- Planetary boundaries
- Safe and just operating space for humanity
- Complex dynamical systems approach
- Modelling planetary social-ecological systems
- Climate, social and social-ecological tipping points
- Resilience measures for complex dynamical systems
- Nonlinear time series analysis
Jonathan Donges' research focusses on dynamics and resilience of planetary social-ecological systems, and he co-heads the flagship project COPAN at the Potsdam Institute for Climate Impact Research
Donges studies planetary boundaries in the Earth system from a complex dynamical system's perspective. He is particularly interested in developing a hierarchy of modelling approaches, from conceptual to full complexity models, for understanding the planetary co-evolutionary dynamics of human societies and their geophysical-biological environment. He aims at a system theoretical mapping of co-evolution space including the characterization of attractors, basin boundaries, inaccessible domains, critical transitions, and stability.
His major research themes are: to understand social tipping elements for sustainability transformation; identify stable and desirable coevolutionary pathways under prescribed sustainability paradigms; trace planetary boundaries and their interactions; test and compare different modelling approaches towards more detailed and spatially explicit models; and validate models against historical co-evolutionary trajectories, such as 20th century great acceleration. To this end, Donges combines methods and insights from complex systems theory, adaptive coevolutionary networks, control theory, agent-based models and game theory with well-established physical, biogeochemical, and economical knowledge.
Donges holds a PhD in Theoretical Physics from Humboldt University in Berlin, Germany and a diploma degree in Physics (MSc equivalent) from the University of Potsdam, Germany. Before coming to SRC, he studied physics, mathematics, environmental science, and oceanography at the University of Potsdam, Germany; University of California San Diego, USA; Scripps Institution of Oceanography, La Jolla, USA and University of Bonn, Germany. He has also spent time in the field conducting paleoclimatological and speleological research in Meghalaya, North-East India.
Donges' published research includes work on complex network theory, dynamical systems theory and time series analysis with a focus on applications to understanding past and present climate variability and its interactions with human kind on planet Earth.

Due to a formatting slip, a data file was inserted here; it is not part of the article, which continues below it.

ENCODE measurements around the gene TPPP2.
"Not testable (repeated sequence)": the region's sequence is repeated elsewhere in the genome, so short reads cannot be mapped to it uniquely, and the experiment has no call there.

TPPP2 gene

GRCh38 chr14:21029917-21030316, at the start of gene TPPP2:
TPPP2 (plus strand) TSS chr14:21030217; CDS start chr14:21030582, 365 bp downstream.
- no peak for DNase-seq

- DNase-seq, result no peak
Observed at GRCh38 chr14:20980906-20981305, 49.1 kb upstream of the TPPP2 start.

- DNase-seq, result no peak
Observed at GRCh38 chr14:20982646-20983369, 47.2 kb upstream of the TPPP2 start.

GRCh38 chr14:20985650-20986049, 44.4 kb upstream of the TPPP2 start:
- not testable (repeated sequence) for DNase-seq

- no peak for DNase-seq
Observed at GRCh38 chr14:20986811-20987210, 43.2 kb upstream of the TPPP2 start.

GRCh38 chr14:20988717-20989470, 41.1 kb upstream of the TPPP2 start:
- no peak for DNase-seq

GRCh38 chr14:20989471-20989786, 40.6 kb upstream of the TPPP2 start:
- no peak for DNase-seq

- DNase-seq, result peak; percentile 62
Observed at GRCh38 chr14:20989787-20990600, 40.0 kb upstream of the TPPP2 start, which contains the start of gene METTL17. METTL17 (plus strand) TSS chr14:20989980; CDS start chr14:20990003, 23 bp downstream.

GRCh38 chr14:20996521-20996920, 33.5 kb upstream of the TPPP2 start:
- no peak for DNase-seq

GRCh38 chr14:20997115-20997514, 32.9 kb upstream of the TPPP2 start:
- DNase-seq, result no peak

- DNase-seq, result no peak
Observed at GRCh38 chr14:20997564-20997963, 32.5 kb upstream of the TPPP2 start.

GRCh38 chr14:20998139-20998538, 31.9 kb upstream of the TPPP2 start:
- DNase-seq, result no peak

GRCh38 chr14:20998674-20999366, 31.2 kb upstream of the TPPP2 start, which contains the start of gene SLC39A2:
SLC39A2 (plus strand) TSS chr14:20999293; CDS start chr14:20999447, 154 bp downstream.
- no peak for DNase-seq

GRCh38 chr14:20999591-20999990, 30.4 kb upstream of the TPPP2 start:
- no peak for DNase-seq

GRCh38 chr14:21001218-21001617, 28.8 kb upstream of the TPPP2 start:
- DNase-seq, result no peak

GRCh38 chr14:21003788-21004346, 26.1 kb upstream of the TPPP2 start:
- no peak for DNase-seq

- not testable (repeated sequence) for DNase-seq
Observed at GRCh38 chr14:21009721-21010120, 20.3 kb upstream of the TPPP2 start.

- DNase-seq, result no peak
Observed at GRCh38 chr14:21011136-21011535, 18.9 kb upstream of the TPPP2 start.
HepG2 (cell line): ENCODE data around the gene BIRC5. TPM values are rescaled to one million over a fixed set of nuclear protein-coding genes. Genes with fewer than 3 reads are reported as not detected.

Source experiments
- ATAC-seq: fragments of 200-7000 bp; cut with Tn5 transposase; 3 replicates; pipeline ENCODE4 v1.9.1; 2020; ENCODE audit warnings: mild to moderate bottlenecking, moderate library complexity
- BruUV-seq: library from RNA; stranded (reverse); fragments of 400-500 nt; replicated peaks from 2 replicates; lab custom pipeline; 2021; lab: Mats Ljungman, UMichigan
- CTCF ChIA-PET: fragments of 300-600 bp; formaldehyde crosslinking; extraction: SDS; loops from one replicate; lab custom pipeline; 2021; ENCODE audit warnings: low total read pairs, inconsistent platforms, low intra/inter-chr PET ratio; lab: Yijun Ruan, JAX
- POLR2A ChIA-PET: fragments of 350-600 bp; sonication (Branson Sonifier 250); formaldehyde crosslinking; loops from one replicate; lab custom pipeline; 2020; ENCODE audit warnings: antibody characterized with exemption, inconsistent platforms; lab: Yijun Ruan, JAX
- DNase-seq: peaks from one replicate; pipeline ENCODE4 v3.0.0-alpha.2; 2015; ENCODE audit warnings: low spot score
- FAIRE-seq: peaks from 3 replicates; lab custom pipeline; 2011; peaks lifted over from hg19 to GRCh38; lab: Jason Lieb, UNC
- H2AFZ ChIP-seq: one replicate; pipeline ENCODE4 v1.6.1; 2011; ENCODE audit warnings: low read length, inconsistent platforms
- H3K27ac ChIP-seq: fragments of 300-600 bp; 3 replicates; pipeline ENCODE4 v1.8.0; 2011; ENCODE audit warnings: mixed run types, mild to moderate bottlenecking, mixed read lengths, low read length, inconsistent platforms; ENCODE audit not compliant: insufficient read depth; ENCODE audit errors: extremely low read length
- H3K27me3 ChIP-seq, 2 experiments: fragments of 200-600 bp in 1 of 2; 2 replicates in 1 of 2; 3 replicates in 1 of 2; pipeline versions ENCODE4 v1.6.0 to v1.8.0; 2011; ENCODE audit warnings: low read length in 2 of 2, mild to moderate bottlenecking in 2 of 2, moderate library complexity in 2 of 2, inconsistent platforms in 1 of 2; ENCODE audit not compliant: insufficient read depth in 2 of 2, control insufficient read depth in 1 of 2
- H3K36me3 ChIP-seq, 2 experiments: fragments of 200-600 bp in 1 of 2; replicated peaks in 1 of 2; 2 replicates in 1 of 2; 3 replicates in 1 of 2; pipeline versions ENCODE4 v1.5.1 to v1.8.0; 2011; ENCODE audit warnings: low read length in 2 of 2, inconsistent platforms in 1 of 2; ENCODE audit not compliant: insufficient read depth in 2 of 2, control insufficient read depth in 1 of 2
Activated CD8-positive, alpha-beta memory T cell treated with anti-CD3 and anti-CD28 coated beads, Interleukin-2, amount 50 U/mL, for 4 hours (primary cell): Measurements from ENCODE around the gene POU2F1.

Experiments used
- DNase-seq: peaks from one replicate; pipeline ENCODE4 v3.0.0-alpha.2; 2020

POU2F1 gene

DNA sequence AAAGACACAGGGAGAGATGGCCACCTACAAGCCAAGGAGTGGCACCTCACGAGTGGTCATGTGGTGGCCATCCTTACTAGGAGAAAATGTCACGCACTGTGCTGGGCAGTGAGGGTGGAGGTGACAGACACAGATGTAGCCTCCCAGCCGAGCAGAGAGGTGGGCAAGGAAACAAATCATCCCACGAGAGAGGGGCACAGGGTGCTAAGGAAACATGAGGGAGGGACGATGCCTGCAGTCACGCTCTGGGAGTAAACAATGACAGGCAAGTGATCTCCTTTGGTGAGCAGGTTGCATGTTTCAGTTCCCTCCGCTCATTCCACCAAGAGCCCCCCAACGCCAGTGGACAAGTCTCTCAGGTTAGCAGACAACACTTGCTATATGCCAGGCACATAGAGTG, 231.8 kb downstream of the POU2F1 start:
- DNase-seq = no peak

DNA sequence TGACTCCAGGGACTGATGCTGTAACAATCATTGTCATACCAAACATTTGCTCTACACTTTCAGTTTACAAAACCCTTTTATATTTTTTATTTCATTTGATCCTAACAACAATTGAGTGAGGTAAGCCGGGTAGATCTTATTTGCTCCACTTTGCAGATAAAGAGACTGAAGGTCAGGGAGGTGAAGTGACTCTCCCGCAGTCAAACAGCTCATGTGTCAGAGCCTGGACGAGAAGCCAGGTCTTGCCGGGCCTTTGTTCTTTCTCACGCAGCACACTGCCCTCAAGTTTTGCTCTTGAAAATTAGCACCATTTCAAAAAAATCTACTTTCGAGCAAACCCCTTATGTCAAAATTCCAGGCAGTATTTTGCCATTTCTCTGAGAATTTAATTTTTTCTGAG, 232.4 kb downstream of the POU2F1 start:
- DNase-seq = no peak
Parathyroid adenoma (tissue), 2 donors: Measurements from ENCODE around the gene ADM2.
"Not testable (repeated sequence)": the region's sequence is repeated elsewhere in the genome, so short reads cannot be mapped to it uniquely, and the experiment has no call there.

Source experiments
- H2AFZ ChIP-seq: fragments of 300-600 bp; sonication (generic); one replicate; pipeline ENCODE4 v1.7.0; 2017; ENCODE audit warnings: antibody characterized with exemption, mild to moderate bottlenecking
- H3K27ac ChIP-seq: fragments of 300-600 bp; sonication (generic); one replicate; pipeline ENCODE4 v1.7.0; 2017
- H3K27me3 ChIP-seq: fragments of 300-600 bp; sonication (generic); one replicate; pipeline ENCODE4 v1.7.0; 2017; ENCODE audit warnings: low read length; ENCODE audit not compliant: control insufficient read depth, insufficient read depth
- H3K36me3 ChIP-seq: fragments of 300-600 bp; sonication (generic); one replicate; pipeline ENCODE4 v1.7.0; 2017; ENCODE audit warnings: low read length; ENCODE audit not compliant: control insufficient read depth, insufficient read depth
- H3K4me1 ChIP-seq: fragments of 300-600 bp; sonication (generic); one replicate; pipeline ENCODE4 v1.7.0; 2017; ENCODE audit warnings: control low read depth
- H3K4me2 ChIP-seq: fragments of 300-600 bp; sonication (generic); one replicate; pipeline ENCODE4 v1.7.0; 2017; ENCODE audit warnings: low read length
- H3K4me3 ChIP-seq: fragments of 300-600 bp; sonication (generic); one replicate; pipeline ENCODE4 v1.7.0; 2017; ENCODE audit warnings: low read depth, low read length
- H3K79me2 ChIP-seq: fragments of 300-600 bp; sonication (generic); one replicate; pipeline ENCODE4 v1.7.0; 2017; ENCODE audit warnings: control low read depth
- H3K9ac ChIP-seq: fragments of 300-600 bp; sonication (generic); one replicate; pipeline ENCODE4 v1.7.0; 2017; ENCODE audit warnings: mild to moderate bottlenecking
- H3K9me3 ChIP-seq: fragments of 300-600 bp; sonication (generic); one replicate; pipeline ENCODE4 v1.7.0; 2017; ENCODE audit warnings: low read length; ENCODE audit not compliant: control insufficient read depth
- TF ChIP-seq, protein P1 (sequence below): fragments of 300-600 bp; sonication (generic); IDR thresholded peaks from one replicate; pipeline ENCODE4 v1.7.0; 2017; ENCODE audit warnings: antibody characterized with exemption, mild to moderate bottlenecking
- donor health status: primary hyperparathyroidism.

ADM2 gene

Donges is currently co-funded by the Stordalen Foundation via the Planetary Boundary Research Network and the Potsdam Institute for Climate Research (PIK) via the Earth League's EarthDoc network. At PIK, he heads the flagship project COPAN together with Jobst Heitzig from PIK's research domain "Transdisciplinary concepts and methods". Donges has co-organized two high-level workshops in the ongoing LOOPS series on “Closing the loop – Towards co-evolutionary modeling of global society-environment interactions” (Kloster Chorin, Germany, 2014) and “From limits to growth to planetary boundaries: Defining the safe and just space for humanity” (Southampton, UK, 2015) and serves as co-editor for a special issue on these topics in the journal Earth System Dynamics.
Awards and achievements:
- Wladimir Peter Köppen Prize, Cluster of Excellence CliSAP, Hamburg (2014)
- Friedrich-Hirzebruch dissertation award (second mention), German National Academic Foundation (2014)
- Donald L. Turcotte award for outstanding dissertations in nonlinear geophysics, American Geophysical Union
- PhD scholarship, German National Academic Foundation (2010-2012)
- Award for outstanding graduates in Physics (Physik-Studienpreis), Physical Society of Berlin and WE-Heraeus Foundation (2010)
News articles with Donges, Jonathan
Research news | 2020-08-10
How extreme heat events threaten global food security
And why they can occur simultaneously in distant world regions
Research news | 2020-06-16
Collaboration in uncertain times can turn tragedy into comedy
Caring for the future can spur long-term collective action but the severity of a perceived threat is what will eventually determine whether action will be taken
Research news | 2020-04-03
Risk for armed conflict increases immediately after climate-related disasters
Study shows one third of cases erupt within seven days. Countries with political exclusion, low human development and large populations most vulnerable
Research news | 2020-02-17
With business-as-usual, the 17 SDGs will not be achieved by 2030 or even 2050
Trying to reach the goals under current business-as-usual will come at a heavy price on the planetary boundaries